One of the most powerful tools in a designer’s wheelhouse, color owes much of its might to its ability to speed messages about packaged products to shoppers. “It’s pretty amazing when you think about it,” Bill Goodwin, founder of Goodwin Design Group, opines. “When you walk into a Walmart, Target or even a grocery store, there are hundreds or thousands of packages and you can zero in on three so quickly.”
Goodwin says that recall is aided by category “norms.” These norms include where certain products are usually located in a store and the brand colors, and consumers learn these norms at an early age.
“By five or six, kids start to have all of the norms all defined,” Goodwin says. “But if you put an iPad in front of a kid who is two or three but has never had one, they still can pick it up. So why should we expect anything different?”
A living language
That’s because some color cues used for packaged goods hearken back to a person’s first associations, such as the sky and ocean. “You get quite a lot of blue, bright green and bright yellow in household products because they’re mostly associated with cleanliness, the sea, the earth, the sky and all that,” Stergios Bititsios, associate director, packaging and design, at MMR Research Worldwide, explains.
And the use of the color of sea and sky travels far beyond the household products aisle. Goodwin notes that “Big Blue,” technology company IBM, used the positive associations with the color to brand its products and services. “IBM used consumers’ perception of the sky and ocean as things that have always been there,” he explains. “The thinking is that blue means permanent therefore this brand is stable and solid. This went on to influence our perception of what blue means in the food aisle.”
Tom Newmaster, partner at William Fox Munroe Inc., adds, “There’s a sense of trust with blue so it makes sense for heritage brands. It represents security.”
Goodwin points out that blue can also help a consumer make sense of a brand that started with just one flavor and then expanded. Because of blue’s association with permanence and heritage, a brand can help loyal fans find the flavor they grew up by including blue in its packaging.
Like blue, black has a longstanding meaning to the shopping public. “Black always has been synonymous with expensive upscale, luxury,” says Newmaster.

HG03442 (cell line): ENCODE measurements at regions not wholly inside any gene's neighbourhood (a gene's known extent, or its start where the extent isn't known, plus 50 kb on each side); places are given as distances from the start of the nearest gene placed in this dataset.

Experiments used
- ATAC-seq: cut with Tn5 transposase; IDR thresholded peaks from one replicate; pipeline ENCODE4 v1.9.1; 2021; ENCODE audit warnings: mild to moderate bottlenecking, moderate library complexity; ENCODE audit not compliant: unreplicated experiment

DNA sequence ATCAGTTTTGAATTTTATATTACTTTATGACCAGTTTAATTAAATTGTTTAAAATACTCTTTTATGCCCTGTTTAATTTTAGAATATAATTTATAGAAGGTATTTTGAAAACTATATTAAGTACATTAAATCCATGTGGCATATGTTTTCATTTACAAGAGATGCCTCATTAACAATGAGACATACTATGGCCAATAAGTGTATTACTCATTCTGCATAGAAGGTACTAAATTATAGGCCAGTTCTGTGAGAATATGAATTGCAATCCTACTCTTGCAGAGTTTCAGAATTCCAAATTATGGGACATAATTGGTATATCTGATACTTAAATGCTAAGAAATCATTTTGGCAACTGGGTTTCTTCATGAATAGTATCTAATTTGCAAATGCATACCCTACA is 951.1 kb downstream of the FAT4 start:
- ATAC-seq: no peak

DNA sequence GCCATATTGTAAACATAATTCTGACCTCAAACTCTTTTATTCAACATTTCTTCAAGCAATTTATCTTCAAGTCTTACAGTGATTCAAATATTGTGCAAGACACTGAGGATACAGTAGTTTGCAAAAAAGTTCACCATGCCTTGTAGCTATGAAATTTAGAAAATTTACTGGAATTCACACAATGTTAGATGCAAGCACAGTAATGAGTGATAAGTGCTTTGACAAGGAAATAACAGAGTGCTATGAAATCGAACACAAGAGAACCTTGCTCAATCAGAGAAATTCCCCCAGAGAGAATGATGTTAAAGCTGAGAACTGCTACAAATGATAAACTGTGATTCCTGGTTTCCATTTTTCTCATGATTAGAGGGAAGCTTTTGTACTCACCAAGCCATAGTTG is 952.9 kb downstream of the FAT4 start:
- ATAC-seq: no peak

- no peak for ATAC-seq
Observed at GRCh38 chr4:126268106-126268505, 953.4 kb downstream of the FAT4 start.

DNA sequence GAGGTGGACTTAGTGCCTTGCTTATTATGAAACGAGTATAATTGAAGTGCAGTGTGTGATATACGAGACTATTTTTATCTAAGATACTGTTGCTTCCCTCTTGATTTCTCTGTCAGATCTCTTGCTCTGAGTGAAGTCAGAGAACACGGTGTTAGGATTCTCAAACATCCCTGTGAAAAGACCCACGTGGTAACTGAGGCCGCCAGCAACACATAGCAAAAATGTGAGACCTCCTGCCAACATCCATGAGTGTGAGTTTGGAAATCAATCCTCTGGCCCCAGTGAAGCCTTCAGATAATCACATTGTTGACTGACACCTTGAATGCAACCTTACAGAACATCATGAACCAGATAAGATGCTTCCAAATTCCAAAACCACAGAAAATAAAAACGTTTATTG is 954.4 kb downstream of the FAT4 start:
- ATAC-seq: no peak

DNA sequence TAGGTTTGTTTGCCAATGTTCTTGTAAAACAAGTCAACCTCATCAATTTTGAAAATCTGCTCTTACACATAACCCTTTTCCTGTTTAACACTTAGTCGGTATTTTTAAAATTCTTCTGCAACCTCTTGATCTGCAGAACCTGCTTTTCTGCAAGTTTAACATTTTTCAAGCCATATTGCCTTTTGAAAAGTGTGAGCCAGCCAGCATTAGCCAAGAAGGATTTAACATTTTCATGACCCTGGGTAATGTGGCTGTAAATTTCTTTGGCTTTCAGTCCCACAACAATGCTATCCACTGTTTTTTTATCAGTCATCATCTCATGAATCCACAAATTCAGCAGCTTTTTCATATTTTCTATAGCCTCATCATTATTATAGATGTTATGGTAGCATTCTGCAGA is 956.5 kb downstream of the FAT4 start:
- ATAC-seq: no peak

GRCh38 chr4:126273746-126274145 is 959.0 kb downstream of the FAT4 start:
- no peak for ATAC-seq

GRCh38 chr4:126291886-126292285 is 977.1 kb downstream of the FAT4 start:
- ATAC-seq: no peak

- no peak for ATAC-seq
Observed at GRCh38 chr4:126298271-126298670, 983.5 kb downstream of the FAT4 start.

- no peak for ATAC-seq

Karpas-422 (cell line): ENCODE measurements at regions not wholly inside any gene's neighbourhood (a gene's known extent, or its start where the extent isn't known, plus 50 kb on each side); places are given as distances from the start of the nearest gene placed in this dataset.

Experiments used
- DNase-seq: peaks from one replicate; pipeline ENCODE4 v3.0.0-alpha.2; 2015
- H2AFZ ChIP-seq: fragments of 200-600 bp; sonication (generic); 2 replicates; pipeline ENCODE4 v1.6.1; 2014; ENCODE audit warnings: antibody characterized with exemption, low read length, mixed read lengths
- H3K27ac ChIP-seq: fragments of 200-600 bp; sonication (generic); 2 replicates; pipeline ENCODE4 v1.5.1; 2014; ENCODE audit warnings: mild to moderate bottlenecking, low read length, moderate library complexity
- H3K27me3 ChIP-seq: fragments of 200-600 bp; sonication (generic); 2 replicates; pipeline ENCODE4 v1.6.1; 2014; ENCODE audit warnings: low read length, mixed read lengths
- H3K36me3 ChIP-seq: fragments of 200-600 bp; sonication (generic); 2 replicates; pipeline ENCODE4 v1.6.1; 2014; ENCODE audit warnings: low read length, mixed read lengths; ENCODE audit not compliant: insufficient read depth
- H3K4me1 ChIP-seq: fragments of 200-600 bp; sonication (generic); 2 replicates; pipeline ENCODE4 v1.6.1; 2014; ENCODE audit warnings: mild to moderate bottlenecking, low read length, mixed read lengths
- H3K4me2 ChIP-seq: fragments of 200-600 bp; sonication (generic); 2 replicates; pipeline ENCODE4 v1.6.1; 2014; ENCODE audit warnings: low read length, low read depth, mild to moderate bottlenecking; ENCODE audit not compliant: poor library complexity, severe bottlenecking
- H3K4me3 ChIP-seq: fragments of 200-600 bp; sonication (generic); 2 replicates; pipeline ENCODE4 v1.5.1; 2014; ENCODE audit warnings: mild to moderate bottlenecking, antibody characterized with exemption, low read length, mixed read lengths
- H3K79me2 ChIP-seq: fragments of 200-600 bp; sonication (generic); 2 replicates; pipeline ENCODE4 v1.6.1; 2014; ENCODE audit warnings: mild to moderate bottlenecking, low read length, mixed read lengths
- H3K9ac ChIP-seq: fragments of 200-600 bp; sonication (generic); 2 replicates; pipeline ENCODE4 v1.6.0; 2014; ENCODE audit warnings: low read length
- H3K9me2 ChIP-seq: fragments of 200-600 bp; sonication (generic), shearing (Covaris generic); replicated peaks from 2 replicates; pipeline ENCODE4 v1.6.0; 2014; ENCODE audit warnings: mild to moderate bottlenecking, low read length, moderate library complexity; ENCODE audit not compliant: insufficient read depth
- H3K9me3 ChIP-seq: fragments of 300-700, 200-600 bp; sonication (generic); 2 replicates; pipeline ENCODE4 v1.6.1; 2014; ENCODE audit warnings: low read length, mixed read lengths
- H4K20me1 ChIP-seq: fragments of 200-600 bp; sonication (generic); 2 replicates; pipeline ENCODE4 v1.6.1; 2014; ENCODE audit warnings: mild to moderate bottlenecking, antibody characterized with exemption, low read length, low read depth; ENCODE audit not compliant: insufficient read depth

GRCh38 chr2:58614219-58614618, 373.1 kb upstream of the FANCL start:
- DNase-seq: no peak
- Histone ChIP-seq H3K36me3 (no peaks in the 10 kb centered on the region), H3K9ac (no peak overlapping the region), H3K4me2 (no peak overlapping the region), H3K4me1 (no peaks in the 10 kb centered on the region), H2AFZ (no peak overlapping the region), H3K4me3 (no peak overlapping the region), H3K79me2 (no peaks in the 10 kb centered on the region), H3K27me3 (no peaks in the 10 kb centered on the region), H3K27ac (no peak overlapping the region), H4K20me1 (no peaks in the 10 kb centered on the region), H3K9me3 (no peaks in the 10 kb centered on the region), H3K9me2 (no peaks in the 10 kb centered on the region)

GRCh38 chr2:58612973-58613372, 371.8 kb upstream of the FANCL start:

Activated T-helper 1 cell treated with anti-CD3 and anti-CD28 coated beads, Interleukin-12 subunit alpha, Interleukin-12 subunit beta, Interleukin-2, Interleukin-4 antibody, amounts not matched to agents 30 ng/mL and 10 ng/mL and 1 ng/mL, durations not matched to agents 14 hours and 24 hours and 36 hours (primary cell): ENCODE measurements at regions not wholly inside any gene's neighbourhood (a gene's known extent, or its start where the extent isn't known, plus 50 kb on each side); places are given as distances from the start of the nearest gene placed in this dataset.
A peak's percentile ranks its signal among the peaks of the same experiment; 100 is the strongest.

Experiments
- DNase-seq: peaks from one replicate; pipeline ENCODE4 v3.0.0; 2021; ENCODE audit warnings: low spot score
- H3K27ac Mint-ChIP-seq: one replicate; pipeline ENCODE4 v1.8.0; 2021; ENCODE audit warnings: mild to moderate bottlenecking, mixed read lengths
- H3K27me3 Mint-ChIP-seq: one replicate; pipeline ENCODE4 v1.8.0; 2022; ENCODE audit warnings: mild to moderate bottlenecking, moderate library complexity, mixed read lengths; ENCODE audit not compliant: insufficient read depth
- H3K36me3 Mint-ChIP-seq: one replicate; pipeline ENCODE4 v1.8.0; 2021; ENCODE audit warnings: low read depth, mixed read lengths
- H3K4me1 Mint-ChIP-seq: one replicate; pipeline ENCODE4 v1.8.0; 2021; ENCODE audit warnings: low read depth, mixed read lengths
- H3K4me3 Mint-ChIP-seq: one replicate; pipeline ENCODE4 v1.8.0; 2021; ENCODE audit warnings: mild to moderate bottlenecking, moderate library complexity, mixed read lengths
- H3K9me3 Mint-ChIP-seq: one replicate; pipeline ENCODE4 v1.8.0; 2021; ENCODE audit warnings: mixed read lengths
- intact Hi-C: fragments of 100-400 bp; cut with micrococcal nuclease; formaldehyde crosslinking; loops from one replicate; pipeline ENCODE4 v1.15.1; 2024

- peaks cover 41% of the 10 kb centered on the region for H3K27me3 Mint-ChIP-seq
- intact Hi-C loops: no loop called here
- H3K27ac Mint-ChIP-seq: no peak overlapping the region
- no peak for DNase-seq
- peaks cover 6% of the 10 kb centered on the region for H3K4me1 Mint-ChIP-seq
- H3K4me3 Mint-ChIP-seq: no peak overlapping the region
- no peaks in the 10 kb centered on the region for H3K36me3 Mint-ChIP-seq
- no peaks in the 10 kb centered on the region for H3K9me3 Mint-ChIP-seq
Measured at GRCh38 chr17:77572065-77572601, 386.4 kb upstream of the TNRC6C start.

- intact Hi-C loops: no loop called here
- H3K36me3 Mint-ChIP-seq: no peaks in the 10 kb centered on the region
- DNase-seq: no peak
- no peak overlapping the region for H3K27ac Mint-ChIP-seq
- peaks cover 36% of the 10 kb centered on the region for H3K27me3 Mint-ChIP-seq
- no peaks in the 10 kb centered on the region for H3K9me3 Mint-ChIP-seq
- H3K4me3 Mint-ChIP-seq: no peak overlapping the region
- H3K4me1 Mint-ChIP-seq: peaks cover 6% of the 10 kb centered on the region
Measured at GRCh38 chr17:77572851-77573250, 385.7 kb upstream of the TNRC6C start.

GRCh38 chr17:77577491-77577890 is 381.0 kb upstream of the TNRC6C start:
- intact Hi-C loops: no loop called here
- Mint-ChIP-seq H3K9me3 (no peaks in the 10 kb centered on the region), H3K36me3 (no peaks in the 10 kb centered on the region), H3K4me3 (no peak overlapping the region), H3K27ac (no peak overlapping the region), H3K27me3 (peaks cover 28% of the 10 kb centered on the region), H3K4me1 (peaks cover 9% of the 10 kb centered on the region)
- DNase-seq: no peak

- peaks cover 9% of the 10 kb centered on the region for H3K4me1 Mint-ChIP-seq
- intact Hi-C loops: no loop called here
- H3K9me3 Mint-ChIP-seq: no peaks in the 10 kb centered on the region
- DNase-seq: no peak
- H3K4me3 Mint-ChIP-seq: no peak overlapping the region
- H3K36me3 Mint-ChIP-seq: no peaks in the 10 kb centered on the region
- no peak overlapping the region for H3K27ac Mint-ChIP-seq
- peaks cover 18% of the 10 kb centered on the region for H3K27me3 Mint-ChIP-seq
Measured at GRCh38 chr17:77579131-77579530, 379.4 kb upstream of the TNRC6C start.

In The Wall Street Journal article, “Packaging Noir: Shampoo, Beer, Gelato All Wear Black,” Suzanne Vranica notes the wide breadth of packaged goods verticals using black to say premium—from solid air fresheners in black cone packages to feminine care products.
At the other end of the spectrum, Newmaster says, the messaging is not as black-and-white.
“It seems like everything’s been thrown up in the air,” he remarks. “White used to represent generic then it was upscale then it came back to private label.”
“But then, I think about [premium coffee brand] Starbucks’ redesigned packaging,” he adds. “When Starbucks redid their coffee packaging, they went to white. I know there was some pushback initially, but then I think they did the right thing. They went for shelf impact in an already confusing category that had color just everywhere.”
And when you consider kids’ growing influence in shopping decisions, color messaging gets even more complex. “We did a shop-along with a bunch of kids and a couple of our clients from a big candy company,” Goodwin recalls. “We saw 22 kids in three shifts and asked them, what green means in gum and candies. For chewy candy, green didn’t necessarily mean lime, strawberry or watermelon. Instead of, seeing color as a cue for a specific fruit flavor, the kids told the researchers that the color indicated that they were about to taste something sour.”